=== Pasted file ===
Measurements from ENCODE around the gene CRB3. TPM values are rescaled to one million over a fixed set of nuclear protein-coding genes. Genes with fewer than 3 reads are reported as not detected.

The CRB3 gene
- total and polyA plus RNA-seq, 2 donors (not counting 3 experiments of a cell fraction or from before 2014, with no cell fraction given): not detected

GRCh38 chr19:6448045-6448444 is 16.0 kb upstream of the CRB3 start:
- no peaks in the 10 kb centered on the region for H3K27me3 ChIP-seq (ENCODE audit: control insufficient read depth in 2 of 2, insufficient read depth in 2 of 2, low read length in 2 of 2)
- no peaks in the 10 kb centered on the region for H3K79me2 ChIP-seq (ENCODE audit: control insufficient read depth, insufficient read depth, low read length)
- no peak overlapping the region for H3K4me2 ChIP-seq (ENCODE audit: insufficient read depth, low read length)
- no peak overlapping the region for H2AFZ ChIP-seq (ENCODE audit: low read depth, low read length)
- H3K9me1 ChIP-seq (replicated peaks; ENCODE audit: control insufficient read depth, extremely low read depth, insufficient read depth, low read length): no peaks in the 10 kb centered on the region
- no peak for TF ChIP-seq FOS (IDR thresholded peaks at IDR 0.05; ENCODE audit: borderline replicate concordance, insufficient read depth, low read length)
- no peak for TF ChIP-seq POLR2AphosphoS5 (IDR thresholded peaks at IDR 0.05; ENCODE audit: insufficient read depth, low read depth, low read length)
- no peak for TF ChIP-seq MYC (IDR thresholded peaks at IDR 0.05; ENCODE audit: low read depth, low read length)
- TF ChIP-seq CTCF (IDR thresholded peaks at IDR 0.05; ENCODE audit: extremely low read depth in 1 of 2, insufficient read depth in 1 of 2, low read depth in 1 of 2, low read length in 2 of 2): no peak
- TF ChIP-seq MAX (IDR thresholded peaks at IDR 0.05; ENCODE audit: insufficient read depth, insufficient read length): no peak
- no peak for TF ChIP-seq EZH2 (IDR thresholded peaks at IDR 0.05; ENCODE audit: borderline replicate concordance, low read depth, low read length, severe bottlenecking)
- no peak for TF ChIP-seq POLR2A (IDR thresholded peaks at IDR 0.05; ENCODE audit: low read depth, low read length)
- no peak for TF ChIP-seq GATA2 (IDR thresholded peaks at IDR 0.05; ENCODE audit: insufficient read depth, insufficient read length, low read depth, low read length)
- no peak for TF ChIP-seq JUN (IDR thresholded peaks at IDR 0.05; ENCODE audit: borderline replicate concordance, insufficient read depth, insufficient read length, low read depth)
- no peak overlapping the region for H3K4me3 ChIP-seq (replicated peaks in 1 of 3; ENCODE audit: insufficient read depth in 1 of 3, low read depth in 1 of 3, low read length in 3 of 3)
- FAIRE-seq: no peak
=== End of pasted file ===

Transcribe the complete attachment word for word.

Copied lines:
Measurements from ENCODE around the gene CRB3. TPM values are rescaled to one million over a fixed set of nuclear protein-coding genes. Genes with fewer than 3 reads are reported as not detected.

The CRB3 gene
- total and polyA plus RNA-seq, 2 donors (not counting 3 experiments of a cell fraction or from before 2014, with no cell fraction given): not detected

GRCh38 chr19:6448045-6448444 is 16.0 kb upstream of the CRB3 start:
- no peaks in the 10 kb centered on the region for H3K27me3 ChIP-seq (ENCODE audit: control insufficient read depth in 2 of 2, insufficient read depth in 2 of 2, low read length in 2 of 2)
- no peaks in the 10 kb centered on the region for H3K79me2 ChIP-seq (ENCODE audit: control insufficient read depth, insufficient read depth, low read length)
- no peak overlapping the region for H3K4me2 ChIP-seq (ENCODE audit: insufficient read depth, low read length)
- no peak overlapping the region for H2AFZ ChIP-seq (ENCODE audit: low read depth, low read length)
- H3K9me1 ChIP-seq (replicated peaks; ENCODE audit: control insufficient read depth, extremely low read depth, insufficient read depth, low read length): no peaks in the 10 kb centered on the region
- no peak for TF ChIP-seq FOS (IDR thresholded peaks at IDR 0.05; ENCODE audit: borderline replicate concordance, insufficient read depth, low read length)
- no peak for TF ChIP-seq POLR2AphosphoS5 (IDR thresholded peaks at IDR 0.05; ENCODE audit: insufficient read depth, low read depth, low read length)
- no peak for TF ChIP-seq MYC (IDR thresholded peaks at IDR 0.05; ENCODE audit: low read depth, low read length)
- TF ChIP-seq CTCF (IDR thresholded peaks at IDR 0.05; ENCODE audit: extremely low read depth in 1 of 2, insufficient read depth in 1 of 2, low read depth in 1 of 2, low read length in 2 of 2): no peak
- TF ChIP-seq MAX (IDR thresholded peaks at IDR 0.05; ENCODE audit: insufficient read depth, insufficient read length): no peak
- no peak for TF ChIP-seq EZH2 (IDR thresholded peaks at IDR 0.05; ENCODE audit: borderline replicate concordance, low read depth, low read length, severe bottlenecking)
- no peak for TF ChIP-seq POLR2A (IDR thresholded peaks at IDR 0.05; ENCODE audit: low read depth, low read length)
- no peak for TF ChIP-seq GATA2 (IDR thresholded peaks at IDR 0.05; ENCODE audit: insufficient read depth, insufficient read length, low read depth, low read length)
- no peak for TF ChIP-seq JUN (IDR thresholded peaks at IDR 0.05; ENCODE audit: borderline replicate concordance, insufficient read depth, insufficient read length, low read depth)
- no peak overlapping the region for H3K4me3 ChIP-seq (replicated peaks in 1 of 3; ENCODE audit: insufficient read depth in 1 of 3, low read depth in 1 of 3, low read length in 3 of 3)
- FAIRE-seq: no peak